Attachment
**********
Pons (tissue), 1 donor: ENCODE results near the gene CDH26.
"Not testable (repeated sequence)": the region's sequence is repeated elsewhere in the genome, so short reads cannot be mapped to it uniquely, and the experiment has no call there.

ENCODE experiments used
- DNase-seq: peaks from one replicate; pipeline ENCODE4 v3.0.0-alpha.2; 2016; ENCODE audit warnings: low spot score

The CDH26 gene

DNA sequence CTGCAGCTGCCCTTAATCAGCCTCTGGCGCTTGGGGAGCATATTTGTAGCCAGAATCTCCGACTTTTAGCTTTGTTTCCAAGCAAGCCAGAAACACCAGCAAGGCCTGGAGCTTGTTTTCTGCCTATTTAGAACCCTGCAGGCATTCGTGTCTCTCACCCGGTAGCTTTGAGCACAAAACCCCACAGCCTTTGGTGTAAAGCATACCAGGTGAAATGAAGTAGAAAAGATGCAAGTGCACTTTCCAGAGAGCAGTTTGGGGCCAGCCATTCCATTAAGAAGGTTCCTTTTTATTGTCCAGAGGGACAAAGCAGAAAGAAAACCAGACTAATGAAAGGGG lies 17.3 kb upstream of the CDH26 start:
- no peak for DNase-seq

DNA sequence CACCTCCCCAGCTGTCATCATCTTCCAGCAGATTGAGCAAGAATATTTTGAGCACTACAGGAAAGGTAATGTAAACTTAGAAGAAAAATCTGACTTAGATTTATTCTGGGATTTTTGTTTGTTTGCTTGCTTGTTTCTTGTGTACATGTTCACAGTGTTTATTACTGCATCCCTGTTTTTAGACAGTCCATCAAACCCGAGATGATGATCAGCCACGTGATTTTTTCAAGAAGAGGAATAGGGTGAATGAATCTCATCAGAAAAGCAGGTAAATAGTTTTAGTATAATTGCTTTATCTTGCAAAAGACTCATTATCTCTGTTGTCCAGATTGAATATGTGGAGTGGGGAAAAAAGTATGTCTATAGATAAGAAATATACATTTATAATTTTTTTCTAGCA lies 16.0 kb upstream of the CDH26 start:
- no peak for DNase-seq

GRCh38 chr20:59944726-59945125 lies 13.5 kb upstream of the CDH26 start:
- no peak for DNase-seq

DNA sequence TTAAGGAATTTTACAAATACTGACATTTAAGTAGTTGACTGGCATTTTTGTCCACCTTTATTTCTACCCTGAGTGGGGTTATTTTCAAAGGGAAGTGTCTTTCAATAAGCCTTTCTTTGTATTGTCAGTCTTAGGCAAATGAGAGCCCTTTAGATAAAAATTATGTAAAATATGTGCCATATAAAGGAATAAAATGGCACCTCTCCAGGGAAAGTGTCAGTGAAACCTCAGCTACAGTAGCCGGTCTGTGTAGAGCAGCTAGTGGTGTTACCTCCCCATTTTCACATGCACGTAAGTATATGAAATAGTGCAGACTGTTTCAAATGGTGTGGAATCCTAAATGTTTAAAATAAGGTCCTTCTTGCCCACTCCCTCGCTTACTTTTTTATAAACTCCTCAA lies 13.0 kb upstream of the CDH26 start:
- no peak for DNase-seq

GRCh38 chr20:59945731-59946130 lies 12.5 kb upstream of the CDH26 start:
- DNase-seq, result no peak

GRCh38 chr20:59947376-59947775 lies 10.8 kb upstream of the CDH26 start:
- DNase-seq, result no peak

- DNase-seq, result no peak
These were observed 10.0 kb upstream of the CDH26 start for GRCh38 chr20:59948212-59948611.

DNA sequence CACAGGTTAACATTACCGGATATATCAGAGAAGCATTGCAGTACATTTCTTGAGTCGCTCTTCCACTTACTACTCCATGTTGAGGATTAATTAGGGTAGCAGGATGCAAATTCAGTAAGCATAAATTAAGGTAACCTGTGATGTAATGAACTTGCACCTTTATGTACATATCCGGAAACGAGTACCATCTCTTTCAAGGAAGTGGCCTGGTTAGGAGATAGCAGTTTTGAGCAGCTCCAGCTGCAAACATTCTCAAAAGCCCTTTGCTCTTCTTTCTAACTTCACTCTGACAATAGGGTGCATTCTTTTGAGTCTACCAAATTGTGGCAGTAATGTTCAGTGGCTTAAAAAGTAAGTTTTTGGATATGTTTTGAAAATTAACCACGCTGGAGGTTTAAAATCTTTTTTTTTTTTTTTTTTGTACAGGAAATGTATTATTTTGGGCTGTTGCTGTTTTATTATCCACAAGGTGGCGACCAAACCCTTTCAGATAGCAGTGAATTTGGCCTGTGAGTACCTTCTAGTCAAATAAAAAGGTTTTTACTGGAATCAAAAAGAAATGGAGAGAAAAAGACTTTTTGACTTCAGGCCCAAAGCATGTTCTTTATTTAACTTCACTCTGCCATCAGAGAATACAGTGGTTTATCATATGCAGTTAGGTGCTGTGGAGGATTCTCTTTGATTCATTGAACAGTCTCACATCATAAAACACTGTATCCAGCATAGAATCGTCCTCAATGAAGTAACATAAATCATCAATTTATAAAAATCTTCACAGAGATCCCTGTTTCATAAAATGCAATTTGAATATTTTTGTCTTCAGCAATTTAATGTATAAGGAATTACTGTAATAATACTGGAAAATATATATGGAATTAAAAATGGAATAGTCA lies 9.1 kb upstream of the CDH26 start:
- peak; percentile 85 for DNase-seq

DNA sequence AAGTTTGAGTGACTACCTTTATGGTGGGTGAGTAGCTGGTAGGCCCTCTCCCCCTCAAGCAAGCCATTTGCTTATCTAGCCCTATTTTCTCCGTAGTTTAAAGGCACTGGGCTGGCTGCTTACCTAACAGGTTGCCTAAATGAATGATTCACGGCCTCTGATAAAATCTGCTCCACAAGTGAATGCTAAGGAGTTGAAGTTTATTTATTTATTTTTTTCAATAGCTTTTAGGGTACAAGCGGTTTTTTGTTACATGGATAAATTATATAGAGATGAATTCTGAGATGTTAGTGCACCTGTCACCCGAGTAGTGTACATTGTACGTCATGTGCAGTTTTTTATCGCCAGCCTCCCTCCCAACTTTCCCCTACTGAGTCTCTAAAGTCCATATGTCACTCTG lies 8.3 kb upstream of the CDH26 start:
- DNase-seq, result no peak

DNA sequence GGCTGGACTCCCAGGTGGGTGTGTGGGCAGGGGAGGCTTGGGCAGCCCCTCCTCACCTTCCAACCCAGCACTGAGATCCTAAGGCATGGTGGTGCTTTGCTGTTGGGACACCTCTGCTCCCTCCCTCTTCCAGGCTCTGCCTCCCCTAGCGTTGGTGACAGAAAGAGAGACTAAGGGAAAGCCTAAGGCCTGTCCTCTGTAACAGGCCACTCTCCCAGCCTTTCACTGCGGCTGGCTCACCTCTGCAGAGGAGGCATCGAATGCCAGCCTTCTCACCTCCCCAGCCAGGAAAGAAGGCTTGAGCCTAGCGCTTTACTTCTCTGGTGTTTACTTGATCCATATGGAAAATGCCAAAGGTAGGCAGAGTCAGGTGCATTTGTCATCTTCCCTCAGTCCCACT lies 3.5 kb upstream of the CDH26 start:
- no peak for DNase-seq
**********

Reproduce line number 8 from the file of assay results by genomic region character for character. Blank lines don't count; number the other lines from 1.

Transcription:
DNA sequence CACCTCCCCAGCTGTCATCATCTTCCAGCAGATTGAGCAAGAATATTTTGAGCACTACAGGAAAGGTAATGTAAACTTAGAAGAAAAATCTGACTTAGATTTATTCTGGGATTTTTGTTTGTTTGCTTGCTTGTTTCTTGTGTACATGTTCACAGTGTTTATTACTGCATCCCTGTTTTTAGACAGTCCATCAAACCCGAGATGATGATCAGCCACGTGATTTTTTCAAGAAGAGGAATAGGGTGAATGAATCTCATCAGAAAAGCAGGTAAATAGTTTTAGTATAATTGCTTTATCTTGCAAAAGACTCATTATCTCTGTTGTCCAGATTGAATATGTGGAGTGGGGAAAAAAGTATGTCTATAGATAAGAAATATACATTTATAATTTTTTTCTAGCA lies 16.0 kb upstream of the CDH26 start: